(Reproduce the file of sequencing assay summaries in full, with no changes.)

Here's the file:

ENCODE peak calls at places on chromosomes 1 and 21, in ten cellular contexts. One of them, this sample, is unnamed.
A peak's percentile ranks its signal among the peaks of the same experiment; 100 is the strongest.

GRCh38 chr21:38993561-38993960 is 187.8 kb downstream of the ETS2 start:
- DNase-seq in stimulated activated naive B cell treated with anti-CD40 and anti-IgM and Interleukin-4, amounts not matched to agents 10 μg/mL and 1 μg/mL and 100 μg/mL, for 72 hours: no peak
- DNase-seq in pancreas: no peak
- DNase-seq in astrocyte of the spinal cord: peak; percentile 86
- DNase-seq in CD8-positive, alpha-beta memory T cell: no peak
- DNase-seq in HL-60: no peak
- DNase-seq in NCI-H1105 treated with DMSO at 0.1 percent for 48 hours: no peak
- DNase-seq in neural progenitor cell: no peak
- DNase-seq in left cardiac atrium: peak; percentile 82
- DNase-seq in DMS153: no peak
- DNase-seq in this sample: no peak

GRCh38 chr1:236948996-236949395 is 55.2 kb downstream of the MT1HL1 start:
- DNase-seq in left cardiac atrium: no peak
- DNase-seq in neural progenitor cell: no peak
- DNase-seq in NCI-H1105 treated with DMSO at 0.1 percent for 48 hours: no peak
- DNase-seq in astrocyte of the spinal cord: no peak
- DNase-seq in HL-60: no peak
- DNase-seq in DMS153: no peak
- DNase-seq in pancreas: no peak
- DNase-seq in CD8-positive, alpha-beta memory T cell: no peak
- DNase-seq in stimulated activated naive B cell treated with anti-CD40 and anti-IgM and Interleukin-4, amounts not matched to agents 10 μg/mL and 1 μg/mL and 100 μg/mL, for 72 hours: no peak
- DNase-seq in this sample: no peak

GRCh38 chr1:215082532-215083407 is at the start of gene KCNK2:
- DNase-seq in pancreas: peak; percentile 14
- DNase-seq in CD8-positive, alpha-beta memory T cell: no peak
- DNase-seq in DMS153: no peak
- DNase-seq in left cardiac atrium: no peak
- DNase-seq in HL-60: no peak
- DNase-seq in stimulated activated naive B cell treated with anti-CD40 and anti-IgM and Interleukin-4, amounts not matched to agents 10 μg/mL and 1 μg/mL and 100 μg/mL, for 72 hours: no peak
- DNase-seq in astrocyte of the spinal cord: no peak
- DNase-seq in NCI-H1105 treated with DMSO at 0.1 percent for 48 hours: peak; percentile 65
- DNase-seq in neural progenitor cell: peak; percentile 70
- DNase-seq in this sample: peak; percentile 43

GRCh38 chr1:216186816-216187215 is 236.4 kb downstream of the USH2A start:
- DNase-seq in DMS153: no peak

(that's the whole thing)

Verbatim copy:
ENCODE peak calls at places on chromosomes 1 and 21, in ten cellular contexts. One of them, this sample, is unnamed.
A peak's percentile ranks its signal among the peaks of the same experiment; 100 is the strongest.

GRCh38 chr21:38993561-38993960 is 187.8 kb downstream of the ETS2 start:
- DNase-seq in stimulated activated naive B cell treated with anti-CD40 and anti-IgM and Interleukin-4, amounts not matched to agents 10 μg/mL and 1 μg/mL and 100 μg/mL, for 72 hours: no peak
- DNase-seq in pancreas: no peak
- DNase-seq in astrocyte of the spinal cord: peak; percentile 86
- DNase-seq in CD8-positive, alpha-beta memory T cell: no peak
- DNase-seq in HL-60: no peak
- DNase-seq in NCI-H1105 treated with DMSO at 0.1 percent for 48 hours: no peak
- DNase-seq in neural progenitor cell: no peak
- DNase-seq in left cardiac atrium: peak; percentile 82
- DNase-seq in DMS153: no peak
- DNase-seq in this sample: no peak

GRCh38 chr1:236948996-236949395 is 55.2 kb downstream of the MT1HL1 start:
- DNase-seq in left cardiac atrium: no peak
- DNase-seq in neural progenitor cell: no peak
- DNase-seq in NCI-H1105 treated with DMSO at 0.1 percent for 48 hours: no peak
- DNase-seq in astrocyte of the spinal cord: no peak
- DNase-seq in HL-60: no peak
- DNase-seq in DMS153: no peak
- DNase-seq in pancreas: no peak
- DNase-seq in CD8-positive, alpha-beta memory T cell: no peak
- DNase-seq in stimulated activated naive B cell treated with anti-CD40 and anti-IgM and Interleukin-4, amounts not matched to agents 10 μg/mL and 1 μg/mL and 100 μg/mL, for 72 hours: no peak
- DNase-seq in this sample: no peak

GRCh38 chr1:215082532-215083407 is at the start of gene KCNK2:
- DNase-seq in pancreas: peak; percentile 14
- DNase-seq in CD8-positive, alpha-beta memory T cell: no peak
- DNase-seq in DMS153: no peak
- DNase-seq in left cardiac atrium: no peak
- DNase-seq in HL-60: no peak
- DNase-seq in stimulated activated naive B cell treated with anti-CD40 and anti-IgM and Interleukin-4, amounts not matched to agents 10 μg/mL and 1 μg/mL and 100 μg/mL, for 72 hours: no peak
- DNase-seq in astrocyte of the spinal cord: no peak
- DNase-seq in NCI-H1105 treated with DMSO at 0.1 percent for 48 hours: peak; percentile 65
- DNase-seq in neural progenitor cell: peak; percentile 70
- DNase-seq in this sample: peak; percentile 43

GRCh38 chr1:216186816-216187215 is 236.4 kb downstream of the USH2A start:
- DNase-seq in DMS153: no peak